Press "Enter" to skip to content

Naturally speaking: Count your backyard birds

Birding — aka birdwatching — has grown by leaps and bounds, especially here in Schuylkill County. In recent times, people have discovered that outside activities are fun, a good and healthy use of time, and provide opportunities to learn more about our shared environment.

Southern Schuylkill County has some birding hotspots that are accessible and offer a number of species to observe. Visit Explore Schuylkill’s website (www.schuylkill.org) and click on MAPS to see the county’s bird checklist and a “Bird Trails” booklet.

Landingville Marsh and the John Bartram Trail come to mind when I think of birding. The wetland is valuable wildlife habitat and affords good birding from waterfowl to woodland species.

You can tell that the seasons are changing by hearing a number of birds calling out with meaning and purpose. My home is in the middle of St. Clair, and I’ve heard song sparrows, mourning doves, screech owls, house sparrows, crows, and the list goes on.

You can conclude that nature is all around you if only you take the time to enjoy it!

Readers should consider participating in the 2024 Great Backyard Bird Count. This free and fun community science program takes place Feb. 16-19.

To participate, look out your window and see what birds are in your backyard or at your feeder or feeders for 15 minutes or more, at least once over the four days of the count.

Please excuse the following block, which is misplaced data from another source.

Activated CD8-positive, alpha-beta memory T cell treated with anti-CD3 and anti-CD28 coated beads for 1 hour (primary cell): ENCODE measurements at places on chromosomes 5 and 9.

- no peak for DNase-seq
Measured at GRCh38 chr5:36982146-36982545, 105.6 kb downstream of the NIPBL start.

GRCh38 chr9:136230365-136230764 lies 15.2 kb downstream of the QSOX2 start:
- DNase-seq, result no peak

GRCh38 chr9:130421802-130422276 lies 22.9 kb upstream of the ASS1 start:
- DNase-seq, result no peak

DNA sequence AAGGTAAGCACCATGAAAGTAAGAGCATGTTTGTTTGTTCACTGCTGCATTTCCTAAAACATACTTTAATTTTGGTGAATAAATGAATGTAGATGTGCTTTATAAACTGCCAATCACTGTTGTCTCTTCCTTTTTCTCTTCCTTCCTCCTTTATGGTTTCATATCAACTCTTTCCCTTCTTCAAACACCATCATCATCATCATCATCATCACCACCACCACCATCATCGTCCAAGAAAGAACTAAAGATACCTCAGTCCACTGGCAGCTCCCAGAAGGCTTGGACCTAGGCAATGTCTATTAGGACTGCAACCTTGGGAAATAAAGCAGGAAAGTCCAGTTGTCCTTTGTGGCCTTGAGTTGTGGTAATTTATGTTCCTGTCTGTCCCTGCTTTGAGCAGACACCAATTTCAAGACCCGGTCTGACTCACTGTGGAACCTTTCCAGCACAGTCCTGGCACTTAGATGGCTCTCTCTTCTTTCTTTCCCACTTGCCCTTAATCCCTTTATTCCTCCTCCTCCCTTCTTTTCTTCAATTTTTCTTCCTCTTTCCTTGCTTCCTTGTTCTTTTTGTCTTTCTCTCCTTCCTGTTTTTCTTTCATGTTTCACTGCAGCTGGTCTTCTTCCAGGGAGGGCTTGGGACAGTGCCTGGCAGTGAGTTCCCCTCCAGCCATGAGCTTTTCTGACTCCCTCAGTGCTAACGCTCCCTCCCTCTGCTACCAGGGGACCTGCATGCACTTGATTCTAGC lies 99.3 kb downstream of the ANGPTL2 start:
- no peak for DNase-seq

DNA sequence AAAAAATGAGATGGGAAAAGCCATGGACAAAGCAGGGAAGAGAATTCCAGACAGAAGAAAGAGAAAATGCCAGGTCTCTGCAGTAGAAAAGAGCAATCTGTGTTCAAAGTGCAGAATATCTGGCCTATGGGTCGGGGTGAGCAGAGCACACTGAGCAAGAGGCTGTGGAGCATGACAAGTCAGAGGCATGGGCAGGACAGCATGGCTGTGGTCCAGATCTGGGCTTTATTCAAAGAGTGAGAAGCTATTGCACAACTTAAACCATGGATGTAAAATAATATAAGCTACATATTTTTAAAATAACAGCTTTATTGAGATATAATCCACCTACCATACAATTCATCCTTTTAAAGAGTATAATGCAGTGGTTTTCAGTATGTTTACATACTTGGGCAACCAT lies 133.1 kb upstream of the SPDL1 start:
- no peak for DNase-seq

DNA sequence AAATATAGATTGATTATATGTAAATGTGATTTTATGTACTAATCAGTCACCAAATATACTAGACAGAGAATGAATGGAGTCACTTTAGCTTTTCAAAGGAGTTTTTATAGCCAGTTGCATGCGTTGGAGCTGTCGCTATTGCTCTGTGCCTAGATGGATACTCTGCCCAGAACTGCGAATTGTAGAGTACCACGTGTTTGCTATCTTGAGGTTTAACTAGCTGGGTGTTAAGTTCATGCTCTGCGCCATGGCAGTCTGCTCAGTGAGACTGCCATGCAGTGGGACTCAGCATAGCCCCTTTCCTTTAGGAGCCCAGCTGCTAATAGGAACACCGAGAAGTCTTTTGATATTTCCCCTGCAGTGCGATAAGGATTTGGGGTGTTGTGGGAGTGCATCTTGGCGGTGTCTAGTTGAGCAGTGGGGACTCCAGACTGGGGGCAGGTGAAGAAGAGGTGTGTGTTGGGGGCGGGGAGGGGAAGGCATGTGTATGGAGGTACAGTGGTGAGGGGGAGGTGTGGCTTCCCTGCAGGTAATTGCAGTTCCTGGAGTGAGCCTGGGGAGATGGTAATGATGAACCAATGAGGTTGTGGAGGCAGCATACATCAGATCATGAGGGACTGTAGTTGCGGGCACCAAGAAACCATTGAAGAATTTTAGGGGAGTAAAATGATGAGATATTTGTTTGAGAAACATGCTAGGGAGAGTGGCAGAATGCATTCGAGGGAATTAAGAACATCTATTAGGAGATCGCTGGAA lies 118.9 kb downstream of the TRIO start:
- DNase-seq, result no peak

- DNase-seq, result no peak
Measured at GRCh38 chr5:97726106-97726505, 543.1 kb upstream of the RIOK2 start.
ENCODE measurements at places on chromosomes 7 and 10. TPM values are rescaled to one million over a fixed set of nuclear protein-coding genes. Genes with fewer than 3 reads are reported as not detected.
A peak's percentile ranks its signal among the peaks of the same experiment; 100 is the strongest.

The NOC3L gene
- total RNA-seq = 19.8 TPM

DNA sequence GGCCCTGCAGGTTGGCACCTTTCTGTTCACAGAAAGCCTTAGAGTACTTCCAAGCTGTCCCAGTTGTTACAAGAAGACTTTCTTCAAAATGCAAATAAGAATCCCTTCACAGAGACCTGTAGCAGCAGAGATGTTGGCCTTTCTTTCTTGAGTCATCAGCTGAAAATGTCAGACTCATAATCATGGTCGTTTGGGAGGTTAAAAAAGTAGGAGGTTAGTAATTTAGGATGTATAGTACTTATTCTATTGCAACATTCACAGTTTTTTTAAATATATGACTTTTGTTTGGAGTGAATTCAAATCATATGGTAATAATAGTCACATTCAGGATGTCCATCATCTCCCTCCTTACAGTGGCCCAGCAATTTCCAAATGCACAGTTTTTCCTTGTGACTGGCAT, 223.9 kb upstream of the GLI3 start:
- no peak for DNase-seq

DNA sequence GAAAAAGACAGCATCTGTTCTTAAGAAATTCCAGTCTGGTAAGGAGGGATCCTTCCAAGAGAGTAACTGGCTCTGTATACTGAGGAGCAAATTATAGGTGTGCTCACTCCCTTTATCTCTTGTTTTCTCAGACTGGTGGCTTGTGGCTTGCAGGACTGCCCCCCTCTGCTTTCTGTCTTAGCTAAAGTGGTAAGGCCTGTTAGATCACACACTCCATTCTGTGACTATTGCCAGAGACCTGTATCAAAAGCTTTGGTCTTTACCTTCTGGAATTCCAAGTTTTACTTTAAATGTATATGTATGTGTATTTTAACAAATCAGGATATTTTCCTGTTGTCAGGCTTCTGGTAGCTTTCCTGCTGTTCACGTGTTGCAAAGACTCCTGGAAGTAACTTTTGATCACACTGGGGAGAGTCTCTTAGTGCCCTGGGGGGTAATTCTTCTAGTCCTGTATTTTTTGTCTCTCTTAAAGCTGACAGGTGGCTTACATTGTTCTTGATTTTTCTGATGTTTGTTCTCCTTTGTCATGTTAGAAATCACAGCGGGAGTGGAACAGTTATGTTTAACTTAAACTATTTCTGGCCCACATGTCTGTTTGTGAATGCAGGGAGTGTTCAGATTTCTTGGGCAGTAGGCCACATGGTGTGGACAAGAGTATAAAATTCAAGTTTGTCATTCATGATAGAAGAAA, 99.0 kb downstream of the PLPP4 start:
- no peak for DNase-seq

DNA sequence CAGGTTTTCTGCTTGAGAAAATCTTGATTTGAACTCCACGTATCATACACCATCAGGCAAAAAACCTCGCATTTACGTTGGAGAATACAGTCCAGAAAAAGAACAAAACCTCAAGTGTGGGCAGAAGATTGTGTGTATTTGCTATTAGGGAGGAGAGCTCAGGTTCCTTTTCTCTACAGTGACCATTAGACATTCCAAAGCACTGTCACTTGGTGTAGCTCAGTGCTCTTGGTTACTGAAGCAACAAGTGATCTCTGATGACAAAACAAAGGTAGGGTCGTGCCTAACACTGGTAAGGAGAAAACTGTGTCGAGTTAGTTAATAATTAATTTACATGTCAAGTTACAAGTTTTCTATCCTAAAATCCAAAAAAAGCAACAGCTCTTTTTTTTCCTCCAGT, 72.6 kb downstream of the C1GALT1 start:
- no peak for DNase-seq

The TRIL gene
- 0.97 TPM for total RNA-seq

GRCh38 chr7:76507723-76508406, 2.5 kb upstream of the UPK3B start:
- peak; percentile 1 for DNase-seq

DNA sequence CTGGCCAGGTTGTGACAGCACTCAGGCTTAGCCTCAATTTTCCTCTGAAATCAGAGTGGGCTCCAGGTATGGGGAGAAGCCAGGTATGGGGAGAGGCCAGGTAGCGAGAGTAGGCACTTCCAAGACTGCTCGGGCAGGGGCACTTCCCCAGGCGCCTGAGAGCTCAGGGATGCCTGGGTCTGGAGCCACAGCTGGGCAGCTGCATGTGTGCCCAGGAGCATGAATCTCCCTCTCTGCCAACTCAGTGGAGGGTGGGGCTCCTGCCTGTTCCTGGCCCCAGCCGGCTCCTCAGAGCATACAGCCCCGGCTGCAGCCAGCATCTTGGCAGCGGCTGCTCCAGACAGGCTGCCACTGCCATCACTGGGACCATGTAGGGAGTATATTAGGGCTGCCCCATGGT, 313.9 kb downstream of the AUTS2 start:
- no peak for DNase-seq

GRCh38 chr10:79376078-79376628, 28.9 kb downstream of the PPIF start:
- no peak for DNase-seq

Once you identify the birds you see or hear, you can submit your findings through a number of available tools. Audubon Pennsylvania offers resources to help you participate at www.birdcount.org

A free webinar on Tuesday, Feb. 13, at 1 p.m. will explain how to participate and how the results impact global bird research.

Panelists will cover bird identification and counting tips, how to join a group, and explore fun ways to involve kids. Registration is required for the webinar. Visit: www.allaboutbirds.org

Typically, there are about 15 to 20 common species of birds that will visit your feeders and yards during the count.  Common visitors include: cardinals, woodpeckers, sparrows, blue jays, doves, juncos, chickadees, goldfinches and more.

Take time to enjoy birding. Be sure to visit www.ourschuylkill.org to learn about free public birding programs. You’ll rub elbows with birding experts who will help you to learn more about our own feathered friends.


Source: Berkshire mont

Be First to Comment

    Leave a Reply